Synchronized tissue polarization during regeneration or de novo vascular tissue formation is a plant-specific example of intercellular communication and coordinated development. According to the canalization hypothesis, the plant hormone auxin serves as polarizing signal that mediates directional channel formation underlying the spatio-temporal vasculature patterning. A necessary part of canalization is a positive feedback between auxin signaling and polarity of the intercellular auxin flow. The cellular and molecular mechanisms of this process are still poorly understood, not the least, because of a lack of a suitable model system. We show that the main genetic model plant, Arabidopsis (Arabidopsis thaliana) can be used to study the canalization during vascular cambium regeneration and new vasculature formation. We monitored localized auxin responses, directional auxin-transport channels formation, and establishment of new vascular cambium polarity during regenerative processes after stem ...
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Author SummaryLeaf venation patterns of most angiosperm plants are hierarchical structures that develop during leaf growth. A remarkable characteristic of these structures is the abundance of closed loops: the venation array divides the leaf surface into disconnected polygonal sectors. The initial vein generations are repetitive within the same species, while high-order vein generations are much more diverse but still show preserved statistical properties. The accepted view of vein formation is the auxin canalization hypothesis: a high flow of the hormone auxin triggers cell differentiation to form veins. Although the role of auxin in vein formation is well established, some issues are difficult to explain within this model, in particular, the abundance of loops of high-order veins. In this work, we explore the previously proposed idea that elastic stresses may play an important role in the development of venation patterns. This appealing hypothesis naturally explains the existence of hierarchical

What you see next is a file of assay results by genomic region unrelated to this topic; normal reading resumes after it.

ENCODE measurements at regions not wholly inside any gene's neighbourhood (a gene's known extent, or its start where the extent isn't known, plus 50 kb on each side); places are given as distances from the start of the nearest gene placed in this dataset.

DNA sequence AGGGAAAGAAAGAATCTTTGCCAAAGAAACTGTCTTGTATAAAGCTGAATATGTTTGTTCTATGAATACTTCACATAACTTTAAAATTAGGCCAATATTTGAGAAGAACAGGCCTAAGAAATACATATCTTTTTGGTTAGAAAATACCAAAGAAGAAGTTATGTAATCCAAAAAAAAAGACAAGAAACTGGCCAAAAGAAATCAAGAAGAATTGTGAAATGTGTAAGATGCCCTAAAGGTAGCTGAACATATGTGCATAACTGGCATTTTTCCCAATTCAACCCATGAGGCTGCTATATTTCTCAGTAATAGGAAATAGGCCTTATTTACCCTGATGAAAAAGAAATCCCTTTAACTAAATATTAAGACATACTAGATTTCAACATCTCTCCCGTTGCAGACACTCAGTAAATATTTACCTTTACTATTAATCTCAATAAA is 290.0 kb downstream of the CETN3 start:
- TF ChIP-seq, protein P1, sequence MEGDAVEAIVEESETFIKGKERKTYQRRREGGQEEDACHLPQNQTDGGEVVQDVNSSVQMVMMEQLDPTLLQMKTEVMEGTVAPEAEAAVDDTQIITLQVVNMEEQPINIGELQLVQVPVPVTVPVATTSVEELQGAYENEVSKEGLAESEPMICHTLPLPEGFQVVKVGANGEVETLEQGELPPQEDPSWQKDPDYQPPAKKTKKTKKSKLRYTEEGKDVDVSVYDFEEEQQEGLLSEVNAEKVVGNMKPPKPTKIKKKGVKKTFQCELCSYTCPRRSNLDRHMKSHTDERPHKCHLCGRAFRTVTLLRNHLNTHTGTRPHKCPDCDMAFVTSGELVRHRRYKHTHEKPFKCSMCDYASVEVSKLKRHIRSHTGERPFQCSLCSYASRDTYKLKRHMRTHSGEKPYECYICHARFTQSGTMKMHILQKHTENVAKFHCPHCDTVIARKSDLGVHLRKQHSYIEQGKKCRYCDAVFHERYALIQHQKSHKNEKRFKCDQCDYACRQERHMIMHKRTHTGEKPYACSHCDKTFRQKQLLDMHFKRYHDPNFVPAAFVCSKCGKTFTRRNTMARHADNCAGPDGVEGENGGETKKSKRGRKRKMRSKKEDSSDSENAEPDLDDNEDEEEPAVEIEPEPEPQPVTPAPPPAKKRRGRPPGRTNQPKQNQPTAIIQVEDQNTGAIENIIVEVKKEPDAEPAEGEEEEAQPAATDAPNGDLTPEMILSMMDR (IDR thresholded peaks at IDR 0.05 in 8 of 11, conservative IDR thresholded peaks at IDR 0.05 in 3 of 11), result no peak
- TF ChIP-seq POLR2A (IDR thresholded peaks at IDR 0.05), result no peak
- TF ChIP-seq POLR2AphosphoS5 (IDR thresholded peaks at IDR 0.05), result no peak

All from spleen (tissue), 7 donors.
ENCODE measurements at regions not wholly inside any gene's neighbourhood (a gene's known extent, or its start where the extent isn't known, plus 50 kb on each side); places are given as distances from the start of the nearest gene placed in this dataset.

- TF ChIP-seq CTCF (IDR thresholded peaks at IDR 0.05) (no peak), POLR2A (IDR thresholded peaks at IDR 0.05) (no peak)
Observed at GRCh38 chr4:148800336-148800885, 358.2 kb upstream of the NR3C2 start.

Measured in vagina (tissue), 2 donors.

1. Evidence has accumulated that the action of auxins in promoting growth is exerted not upon the cell wall but upon the cell contents; i.e ., the protoplasm. Following indications previously obtained, therefore, the effect of auxins on the rate of protoplasm streaming in the Avena coleoptile was studied. 2. Indole-3-acetic acid, the most active auxin available in pure form, was found to increase the rate of streaming in the epidermal cells of the Avena coleoptile at concentrations between 0.5 and 0.002 mg. per liter, the maximum increase being brought about at 0.01 mg. per liter. This concentration is approximately that which, applied in agar to one side of the decapitated coleoptile, would give a curvature of 1°; i.e ., it is well within the range of concentrations active in growth promotion. It is, however, much less than that which produces maximum elongation in immersed sections of Avena coleoptiles. 3. This accelerating effect is readily determined quantitatively by comparison with the ...
A new study conducted by scientists from Tel Aviv University (TAU) finds that a unique mechanism involving calcium, the plant hormone auxin, and a calcium-binding protein is responsible for regulating plant growth. The researchers involved in the study say that a protein that binds to calcium regulates both auxin responses and calcium levels, creating an interface that determines how plants grow.. For several decades, it was believed that calcium and auxin interfaced during plant development, but the mechanism behind such process were unclear. Now, the research group led by Prof. Shaul Yalovsky of TAUs George S. Wise Faculty of Life Sciences has discovered that auxin communicates with calcium through a binding protein called CMI1.. Auxin levels determine where leaves develop on a plant, how many branches a plant has, and how roots develop. Calcium levels change in plants in response to environmental signals like high or low temperatures, touch and soil salinity, as well as in response to auxin ...